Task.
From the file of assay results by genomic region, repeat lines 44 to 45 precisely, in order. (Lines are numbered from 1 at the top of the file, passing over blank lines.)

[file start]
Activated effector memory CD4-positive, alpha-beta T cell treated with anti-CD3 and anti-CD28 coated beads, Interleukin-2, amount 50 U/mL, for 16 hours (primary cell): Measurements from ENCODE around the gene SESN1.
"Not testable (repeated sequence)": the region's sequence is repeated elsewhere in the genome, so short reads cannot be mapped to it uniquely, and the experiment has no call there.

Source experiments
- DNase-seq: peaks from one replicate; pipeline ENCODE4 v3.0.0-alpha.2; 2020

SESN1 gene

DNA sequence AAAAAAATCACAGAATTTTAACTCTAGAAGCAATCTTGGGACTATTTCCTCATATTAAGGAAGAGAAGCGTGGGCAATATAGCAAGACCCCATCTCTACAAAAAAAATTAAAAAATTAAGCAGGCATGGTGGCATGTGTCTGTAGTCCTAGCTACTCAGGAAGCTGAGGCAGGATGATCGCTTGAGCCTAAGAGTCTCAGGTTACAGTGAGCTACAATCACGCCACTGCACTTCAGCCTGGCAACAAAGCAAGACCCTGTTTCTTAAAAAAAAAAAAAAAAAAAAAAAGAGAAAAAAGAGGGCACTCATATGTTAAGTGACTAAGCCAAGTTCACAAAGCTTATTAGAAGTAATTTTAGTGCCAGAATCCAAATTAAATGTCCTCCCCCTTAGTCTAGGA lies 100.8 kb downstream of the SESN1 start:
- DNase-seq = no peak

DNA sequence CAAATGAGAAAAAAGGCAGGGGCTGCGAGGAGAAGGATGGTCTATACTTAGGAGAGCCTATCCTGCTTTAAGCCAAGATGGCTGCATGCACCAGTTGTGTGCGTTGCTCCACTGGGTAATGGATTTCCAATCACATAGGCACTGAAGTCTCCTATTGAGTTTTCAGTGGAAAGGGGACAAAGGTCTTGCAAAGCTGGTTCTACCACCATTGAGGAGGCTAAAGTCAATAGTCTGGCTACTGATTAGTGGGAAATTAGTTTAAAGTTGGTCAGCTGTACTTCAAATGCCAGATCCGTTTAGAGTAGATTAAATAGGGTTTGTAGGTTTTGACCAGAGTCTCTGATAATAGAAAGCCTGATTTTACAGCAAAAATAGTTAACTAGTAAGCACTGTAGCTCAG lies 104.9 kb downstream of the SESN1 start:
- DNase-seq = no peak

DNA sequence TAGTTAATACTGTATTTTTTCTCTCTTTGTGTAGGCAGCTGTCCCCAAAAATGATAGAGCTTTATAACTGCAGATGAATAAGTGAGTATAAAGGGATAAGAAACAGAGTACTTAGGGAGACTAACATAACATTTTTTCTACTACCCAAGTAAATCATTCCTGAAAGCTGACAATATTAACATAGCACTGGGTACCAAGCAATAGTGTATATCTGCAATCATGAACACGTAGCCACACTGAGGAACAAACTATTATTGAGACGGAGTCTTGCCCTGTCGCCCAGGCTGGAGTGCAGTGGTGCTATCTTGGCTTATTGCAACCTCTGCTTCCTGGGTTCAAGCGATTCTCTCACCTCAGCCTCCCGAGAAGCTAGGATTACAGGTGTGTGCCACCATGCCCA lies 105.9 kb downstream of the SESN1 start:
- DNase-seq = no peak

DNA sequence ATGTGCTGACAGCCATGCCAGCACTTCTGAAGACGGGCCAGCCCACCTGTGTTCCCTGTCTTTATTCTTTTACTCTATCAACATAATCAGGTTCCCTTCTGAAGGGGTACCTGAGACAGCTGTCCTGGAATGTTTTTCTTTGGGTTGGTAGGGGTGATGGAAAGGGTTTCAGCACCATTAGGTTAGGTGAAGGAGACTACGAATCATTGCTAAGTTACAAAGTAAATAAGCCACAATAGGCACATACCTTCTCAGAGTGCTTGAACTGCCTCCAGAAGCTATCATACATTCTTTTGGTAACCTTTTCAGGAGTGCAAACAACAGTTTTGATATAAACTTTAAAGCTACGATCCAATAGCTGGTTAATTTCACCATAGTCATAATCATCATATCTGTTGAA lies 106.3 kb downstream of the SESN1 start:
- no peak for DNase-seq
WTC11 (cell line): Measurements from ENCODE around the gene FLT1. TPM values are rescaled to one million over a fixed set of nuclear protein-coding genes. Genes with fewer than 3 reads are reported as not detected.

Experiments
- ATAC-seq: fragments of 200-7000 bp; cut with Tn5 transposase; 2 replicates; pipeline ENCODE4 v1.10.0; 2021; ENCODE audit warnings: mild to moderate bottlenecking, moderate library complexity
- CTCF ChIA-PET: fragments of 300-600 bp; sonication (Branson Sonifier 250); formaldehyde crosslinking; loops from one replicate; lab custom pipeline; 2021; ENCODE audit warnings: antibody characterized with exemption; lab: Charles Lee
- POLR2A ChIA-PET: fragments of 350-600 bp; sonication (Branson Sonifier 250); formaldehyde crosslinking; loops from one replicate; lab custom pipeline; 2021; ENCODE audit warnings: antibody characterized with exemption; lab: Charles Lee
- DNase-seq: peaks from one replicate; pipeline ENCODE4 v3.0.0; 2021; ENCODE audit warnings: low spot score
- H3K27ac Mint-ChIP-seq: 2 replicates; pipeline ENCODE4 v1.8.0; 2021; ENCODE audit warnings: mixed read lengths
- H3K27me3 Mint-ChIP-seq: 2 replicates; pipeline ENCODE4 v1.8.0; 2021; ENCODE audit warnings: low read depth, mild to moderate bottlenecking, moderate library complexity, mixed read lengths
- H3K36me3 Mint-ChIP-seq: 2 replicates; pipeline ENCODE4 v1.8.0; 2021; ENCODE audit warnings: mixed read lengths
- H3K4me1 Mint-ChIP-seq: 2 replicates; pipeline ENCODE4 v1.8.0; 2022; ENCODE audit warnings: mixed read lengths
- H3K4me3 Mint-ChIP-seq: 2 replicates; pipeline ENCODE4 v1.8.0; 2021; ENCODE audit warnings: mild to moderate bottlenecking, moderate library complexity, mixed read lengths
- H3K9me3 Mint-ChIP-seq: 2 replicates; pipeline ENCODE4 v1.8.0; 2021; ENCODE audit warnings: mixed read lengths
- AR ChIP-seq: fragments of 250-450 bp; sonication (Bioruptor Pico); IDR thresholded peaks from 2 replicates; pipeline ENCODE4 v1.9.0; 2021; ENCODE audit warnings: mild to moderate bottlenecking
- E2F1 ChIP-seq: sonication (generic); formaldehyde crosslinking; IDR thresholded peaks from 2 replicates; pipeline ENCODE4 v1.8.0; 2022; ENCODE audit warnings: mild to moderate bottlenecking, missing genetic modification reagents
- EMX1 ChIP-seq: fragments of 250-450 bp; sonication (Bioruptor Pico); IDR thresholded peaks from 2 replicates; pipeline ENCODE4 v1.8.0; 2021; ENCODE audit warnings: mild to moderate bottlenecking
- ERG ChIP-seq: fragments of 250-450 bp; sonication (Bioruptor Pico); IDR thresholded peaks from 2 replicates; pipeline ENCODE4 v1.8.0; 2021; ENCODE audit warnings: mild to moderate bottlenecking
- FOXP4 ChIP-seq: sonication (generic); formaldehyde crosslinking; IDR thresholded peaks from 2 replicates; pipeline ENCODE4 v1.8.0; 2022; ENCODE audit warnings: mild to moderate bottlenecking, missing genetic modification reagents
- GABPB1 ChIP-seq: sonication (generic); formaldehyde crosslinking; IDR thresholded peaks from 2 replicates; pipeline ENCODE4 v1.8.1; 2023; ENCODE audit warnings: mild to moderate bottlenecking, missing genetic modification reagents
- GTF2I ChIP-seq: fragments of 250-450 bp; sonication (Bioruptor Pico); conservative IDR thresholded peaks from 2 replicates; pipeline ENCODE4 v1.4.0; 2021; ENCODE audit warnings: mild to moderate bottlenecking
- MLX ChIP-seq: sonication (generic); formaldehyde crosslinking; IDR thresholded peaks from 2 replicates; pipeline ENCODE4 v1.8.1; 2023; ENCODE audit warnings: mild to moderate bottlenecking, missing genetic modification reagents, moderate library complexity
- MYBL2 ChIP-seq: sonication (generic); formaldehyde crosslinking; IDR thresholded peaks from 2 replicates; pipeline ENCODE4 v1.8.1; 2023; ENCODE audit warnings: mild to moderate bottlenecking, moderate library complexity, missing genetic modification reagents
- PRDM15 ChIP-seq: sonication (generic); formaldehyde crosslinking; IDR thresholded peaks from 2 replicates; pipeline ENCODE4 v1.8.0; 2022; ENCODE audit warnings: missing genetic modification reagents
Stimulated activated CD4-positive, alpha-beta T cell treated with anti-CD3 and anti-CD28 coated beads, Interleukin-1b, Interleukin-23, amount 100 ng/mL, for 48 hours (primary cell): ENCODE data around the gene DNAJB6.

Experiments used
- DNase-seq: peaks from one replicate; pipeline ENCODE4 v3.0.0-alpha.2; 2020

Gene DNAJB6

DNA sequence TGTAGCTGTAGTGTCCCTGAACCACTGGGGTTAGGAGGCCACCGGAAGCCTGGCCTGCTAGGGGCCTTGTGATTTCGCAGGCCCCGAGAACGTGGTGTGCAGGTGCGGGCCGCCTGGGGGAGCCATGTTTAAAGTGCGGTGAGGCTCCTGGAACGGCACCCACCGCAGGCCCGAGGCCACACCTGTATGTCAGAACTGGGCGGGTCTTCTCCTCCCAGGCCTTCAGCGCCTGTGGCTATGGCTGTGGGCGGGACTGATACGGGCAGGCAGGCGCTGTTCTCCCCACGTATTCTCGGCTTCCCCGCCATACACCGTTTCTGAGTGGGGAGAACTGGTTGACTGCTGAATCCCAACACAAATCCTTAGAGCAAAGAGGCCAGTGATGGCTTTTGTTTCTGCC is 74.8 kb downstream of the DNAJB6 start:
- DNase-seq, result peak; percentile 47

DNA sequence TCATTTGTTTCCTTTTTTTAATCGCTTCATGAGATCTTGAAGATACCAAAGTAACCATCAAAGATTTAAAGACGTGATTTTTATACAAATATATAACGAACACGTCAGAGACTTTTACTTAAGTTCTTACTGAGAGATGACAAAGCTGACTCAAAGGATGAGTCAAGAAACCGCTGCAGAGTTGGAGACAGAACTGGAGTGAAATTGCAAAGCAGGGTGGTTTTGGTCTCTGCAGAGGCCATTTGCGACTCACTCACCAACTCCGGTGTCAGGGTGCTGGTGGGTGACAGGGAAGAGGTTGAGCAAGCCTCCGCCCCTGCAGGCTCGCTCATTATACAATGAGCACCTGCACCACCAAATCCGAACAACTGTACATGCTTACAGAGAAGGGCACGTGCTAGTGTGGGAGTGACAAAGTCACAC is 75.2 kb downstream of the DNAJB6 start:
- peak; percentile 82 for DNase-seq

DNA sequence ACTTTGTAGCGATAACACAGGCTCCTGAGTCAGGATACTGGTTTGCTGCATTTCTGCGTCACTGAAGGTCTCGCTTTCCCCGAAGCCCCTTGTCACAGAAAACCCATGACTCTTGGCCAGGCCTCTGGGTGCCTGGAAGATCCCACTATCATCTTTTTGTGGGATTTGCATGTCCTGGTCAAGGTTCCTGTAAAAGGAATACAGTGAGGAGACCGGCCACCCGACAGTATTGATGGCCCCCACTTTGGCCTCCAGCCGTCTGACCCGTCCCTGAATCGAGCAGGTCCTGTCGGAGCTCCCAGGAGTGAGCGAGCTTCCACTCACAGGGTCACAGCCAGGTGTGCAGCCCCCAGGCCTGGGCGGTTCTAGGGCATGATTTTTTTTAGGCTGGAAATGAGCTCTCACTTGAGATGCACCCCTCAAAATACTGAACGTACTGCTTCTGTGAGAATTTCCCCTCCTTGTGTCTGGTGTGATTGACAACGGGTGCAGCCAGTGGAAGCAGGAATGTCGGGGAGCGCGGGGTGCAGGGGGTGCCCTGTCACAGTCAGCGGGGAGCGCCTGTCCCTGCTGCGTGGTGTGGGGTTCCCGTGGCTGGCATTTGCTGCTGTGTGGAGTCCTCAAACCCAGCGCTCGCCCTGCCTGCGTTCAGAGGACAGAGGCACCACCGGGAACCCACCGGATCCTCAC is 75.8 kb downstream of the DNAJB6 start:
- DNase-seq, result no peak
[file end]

DNA sequence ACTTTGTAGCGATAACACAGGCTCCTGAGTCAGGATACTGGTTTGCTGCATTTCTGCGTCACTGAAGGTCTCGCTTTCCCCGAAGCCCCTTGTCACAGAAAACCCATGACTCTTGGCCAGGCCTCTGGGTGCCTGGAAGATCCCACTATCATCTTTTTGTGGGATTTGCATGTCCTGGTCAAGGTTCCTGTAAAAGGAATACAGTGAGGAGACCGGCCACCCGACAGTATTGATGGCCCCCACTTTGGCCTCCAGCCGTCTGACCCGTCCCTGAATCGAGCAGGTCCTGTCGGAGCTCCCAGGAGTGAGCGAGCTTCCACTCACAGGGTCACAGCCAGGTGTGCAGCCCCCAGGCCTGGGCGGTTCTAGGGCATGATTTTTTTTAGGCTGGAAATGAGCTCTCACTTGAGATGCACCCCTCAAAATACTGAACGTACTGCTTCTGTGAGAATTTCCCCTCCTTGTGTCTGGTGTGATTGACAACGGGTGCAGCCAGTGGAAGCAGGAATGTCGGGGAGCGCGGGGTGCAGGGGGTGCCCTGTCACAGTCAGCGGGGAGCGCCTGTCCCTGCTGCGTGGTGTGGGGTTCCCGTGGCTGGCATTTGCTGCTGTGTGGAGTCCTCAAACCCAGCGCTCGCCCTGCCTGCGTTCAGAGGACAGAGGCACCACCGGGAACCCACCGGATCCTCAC is 75.8 kb downstream of the DNAJB6 start:
- DNase-seq, result no peak